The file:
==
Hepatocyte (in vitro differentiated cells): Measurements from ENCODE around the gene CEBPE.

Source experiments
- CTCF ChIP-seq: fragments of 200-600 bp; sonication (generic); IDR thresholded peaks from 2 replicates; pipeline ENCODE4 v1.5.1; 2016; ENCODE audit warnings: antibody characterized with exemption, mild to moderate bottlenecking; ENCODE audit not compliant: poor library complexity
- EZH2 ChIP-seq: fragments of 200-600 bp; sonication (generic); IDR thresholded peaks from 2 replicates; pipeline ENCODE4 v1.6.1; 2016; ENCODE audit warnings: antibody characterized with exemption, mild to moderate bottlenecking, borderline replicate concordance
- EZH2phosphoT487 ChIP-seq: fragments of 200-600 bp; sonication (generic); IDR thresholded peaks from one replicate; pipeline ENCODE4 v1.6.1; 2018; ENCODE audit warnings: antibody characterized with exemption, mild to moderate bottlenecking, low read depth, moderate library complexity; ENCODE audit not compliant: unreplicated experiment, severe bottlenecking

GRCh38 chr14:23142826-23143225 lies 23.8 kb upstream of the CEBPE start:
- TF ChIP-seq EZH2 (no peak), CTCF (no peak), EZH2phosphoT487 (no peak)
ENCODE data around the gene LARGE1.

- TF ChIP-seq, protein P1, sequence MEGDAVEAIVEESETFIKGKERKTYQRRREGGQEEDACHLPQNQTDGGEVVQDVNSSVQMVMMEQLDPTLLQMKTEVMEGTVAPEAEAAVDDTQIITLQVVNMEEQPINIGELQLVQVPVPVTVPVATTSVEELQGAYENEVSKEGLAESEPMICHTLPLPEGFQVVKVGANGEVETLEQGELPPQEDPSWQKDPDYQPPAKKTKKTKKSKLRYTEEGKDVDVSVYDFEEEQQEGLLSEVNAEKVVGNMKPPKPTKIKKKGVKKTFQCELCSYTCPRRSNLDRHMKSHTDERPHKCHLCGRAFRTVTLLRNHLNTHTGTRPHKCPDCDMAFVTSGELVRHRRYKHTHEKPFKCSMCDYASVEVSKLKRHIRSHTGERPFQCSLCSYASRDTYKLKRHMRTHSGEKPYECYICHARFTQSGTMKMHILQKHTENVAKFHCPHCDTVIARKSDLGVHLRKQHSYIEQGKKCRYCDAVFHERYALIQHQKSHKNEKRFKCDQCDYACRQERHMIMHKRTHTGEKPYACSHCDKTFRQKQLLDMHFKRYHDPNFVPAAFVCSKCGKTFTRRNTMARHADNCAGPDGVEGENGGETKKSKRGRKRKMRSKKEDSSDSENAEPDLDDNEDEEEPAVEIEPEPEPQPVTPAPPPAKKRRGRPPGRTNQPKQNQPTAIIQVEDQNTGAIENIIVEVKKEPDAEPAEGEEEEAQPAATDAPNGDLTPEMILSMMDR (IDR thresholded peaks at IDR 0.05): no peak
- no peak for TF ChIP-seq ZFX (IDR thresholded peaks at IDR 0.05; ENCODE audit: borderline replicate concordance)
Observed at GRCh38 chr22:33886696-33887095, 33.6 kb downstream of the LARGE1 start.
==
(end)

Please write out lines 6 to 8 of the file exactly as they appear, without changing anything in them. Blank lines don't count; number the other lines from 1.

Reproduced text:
GRCh38 chr14:23142826-23143225 lies 23.8 kb upstream of the CEBPE start:
- TF ChIP-seq EZH2 (no peak), CTCF (no peak), EZH2phosphoT487 (no peak)
ENCODE data around the gene LARGE1.